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How’s that for an episode that will make your head spin? After a slow-building first few acts, Revenge kicked into gear with a fast-paced, intricate series of events that led to the demise of a key Emily adversary.
Mason Treadwell may have a hard time finding “Penance” in the true sense of the word, but the slimy author has no choice but to work on it. After Emily’s elaborate scheme, he has little else to do … indefinitely.
The closer he got to the truth, the more obvious it became that Mason had to be dealt with. Amanda almost finished the job, Frank/Beaver Dam style, until Emily took over and did it her way. Probably for the best.
Not a lot of shows can generate so many rapid-fire twists while having them somehow fit the overall narrative and keeping you invested in the characters, based on what you know of their respective endgames.
The final 15 minutes of tonight’s installment in a nutshell:
Emily came clean to Mason! Mason came clean to Kara! Kara went rogue! Nolan framed Mason! Aiden stopped Kara with seconds to spare and convinced her to leave town! Emily coerced Mason into falsely confessing!
As Nolan Algernon Ross would say, it feels like old times.
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At last! Christina and Meredith are reunited. Before breaking for the 30-second dance party, let’s revisit the events that led Christina to get past her fear of flying (for now) and head back to Seattle.
While Christina found her car buried under several feet of Minnesota snow, Meredith found a woman who was literally buried under a car. As Meredith rallied others to save the injured woman, Feeny showed up and saved Christina with a warm, snow-free car and a delicious pastry. Seriously, is there anything that George Feeny can’t make better? Considering this is the last time we’ll see Feeny on Grey’s Anatomy, it might be nice if I referred to him by the proper character name – Thomas.
The episode’s opening moments led to a memorable day for the two best friends. Like Dr. Webber and other staffers, I too was worried that Meredith was too emotionally invested in saving Melissa. The image of her trapped beneath the car immediately led me to thoughts of Lexie.
Meanwhile, Thomas continued to surprise Christina by my managing to actually teach the woman who thinks she knows it all. Thomas was clearly invigorated by Christina’s presence, taking on riskier surgeries and finding joy in his work despite Parker’s crass efforts to force the elder statesman into retirement.
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South Park has certainly seen its ups and downs this season, featuring both moments of brilliance and mediocrity. Fortunately, “Obama Wins!” brought out the big guns and delivered strong, mostly thanks to the serendipitous timing of two very important events: the 2012 General Election… and the Disney buyout of Lucasfilm. Of course, when you really think about it, Matt Stone and Trey Parker would have been idiots not to combine these two topics for their season finale.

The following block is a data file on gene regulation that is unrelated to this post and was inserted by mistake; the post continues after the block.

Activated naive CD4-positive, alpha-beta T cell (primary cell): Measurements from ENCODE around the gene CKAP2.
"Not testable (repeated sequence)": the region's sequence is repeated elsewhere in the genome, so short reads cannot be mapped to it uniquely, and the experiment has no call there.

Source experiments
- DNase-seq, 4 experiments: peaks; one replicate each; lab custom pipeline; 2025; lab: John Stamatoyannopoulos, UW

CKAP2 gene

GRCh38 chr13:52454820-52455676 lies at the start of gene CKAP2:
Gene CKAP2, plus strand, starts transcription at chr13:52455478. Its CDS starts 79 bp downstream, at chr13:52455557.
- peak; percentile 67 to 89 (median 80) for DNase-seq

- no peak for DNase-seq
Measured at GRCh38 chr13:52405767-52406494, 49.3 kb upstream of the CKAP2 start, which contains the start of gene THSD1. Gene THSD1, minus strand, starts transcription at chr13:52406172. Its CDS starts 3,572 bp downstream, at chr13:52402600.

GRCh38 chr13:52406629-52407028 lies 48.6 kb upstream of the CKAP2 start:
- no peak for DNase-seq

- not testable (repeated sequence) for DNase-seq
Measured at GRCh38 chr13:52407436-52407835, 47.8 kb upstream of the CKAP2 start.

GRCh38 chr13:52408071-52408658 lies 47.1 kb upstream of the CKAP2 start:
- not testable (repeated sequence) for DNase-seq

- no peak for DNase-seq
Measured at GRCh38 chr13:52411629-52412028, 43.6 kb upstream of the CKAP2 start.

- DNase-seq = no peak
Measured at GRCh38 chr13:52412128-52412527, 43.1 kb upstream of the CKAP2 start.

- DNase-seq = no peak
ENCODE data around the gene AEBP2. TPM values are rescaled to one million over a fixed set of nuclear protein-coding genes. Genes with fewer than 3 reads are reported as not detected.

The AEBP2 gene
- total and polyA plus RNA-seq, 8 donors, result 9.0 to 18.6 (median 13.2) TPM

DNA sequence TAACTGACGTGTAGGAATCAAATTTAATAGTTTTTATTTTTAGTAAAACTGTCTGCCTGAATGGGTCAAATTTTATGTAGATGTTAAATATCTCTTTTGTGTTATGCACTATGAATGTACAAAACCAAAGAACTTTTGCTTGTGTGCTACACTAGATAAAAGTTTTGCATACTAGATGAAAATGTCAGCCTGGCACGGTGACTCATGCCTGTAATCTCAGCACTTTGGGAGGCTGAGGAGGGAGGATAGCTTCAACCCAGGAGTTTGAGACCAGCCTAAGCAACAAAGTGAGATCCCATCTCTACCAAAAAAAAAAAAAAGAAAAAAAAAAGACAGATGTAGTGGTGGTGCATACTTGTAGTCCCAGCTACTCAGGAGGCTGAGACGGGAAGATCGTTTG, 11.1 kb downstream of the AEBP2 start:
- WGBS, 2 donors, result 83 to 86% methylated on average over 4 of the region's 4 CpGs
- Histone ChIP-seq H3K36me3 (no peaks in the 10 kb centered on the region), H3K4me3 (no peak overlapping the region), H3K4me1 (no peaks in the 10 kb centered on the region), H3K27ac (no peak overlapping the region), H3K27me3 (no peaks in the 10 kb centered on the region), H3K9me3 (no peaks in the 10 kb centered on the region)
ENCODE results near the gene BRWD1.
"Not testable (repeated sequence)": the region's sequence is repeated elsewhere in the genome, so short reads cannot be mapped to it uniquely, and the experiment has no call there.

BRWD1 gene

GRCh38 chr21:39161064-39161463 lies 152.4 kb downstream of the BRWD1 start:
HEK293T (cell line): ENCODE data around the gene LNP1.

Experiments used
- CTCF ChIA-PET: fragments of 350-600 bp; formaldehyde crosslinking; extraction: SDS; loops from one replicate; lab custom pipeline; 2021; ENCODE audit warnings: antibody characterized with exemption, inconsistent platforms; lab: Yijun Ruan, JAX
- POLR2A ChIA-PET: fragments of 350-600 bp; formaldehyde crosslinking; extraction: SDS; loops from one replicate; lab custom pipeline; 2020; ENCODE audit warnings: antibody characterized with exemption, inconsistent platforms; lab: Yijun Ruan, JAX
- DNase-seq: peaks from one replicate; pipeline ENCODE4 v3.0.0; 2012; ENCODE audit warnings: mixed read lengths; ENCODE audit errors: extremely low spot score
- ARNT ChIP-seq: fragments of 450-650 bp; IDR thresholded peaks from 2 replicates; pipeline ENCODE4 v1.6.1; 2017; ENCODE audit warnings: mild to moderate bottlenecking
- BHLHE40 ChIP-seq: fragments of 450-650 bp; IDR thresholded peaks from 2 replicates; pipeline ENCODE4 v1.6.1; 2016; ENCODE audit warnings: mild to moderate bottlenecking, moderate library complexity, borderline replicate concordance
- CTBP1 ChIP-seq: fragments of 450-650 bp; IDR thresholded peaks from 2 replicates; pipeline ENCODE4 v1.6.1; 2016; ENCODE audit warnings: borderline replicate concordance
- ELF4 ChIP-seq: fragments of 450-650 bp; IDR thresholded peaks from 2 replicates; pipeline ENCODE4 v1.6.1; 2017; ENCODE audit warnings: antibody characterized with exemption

Having said that, expectations were high following the announcement that Season 16 would conclude with another election episode. After 2008′s “About Last Night…” — an episode that showed Barack Obama winning the presidency one night after the election had actually occurred — one couldn’t help but wonder if they could possibly top themselves, especially on such a tight deadline. Thankfully, they did, and that decision paid off in spades. Indeed, Cartman’s ballot heist was almost clever enough to work on its own (as do most episodes painting his character as an evil mastermind). But in addition to this, Matt and Trey had their ace in the hole, and that was Star Wars.
Truthfully, this episode did feel like it was structured to work regardless of which candidate won the election, and that was a smart move on the creators’ part. Fortunately, most of the plot points were centered around Cartman’s hidden ballots and his under-the-table negotiations with Disney and the Chinese. However, there were just enough references to the election to make this episode feel up-to-the-minute; details like including the hair flag lady, for instance, were a nice touch. Likewise, depicting Governor Romney as the s***-quacking duck from last season’s “You’re Getting Old” was not only a stroke of genius, but probably a joke that would have been cut had the election panned out otherwise.
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Greetings Supernatural family! Still alive out there? Usually when I hear that we’re getting a Garth episode, I think fun and easy laughs. This episode of Supernatural was NOT the lighthearted experience I originally expected. And while an incredibly well done episode, this one was pain. It was angst. It was sadness. And it left a lot to discuss and mull over. And worry about. Don’t forget to worry.
The boys ran into Garth while working a case that doesn’t really matter much except that like in season 4’s “Sex & Violence,” it gave Dean an excuse to say to Sam every damn thing he had bottled up since returning from purgatory. This week’s bickering started with an argument about Benny. I’m a little upset at the writers for forgetting that time in season 2 (2×03 – “Bloodlust”) when Sam convinced Dean not to kill Lenore because she was a good vampire. Sam doesn’t know dick about Benny at this point. Why is he so butt hurt about it? Has Amelia changed him so much that he’s now seeing Dean’s former colors of black & white only? Dean’s ability to see more gray now makes perfect sense (is that why they colored Purgatory that way?) especially now that we’ve spent more time with Benny. Sam had a point about Amy. Maybe Dean understands that better now? But why doesn’t Sam? I am still waiting for a better explanation. Maybe not for why Sam didn’t look for Dean but certainly for why he turned off all the phones. And it’s not that I don’t enjoy the fighting on some dark, messed up level. I really do. Bring the angst. Especially this kind, the kind that makes me squirm in my seat and wring my hands. But I’m ruining my chair. And my fingers hurt.
The worst part about all of the fighting is that it’s really kind of hard to pick a side (mostly). Everything Dean says to Sam is really harsh and cuts right to the bone. But it’s ALL TRUE. And sometimes the truth is really hard to hear spoken out loud, no matter how much it repeats in the back of your mind. Even certain things like, “Benny has been more of a brother this past year than you have EVER been,” isn’t exactly right and we know that but it probably felt true to Dean at the time. That is devastating. I am still not crazy about Amelia but seeing more of her time with Sam gives us a better sense of his mindset during that period. You really kind of get the feeling that he believed he had legit lost his brother this time. Dean really shouldn’t be able to brush off his lying so easily though. I’m glad that Sam confronted Dean at the end. Dean needs to be yelled at sometimes. Though, telling Dean to move on or he will seems just a touch unfair to me. And I feel like nothing was really resolved? They’re both still mad. They’re both carrying a lot of weight around. All of it very difficult to let go. They need therapy and I feel like they should pay for mine as well.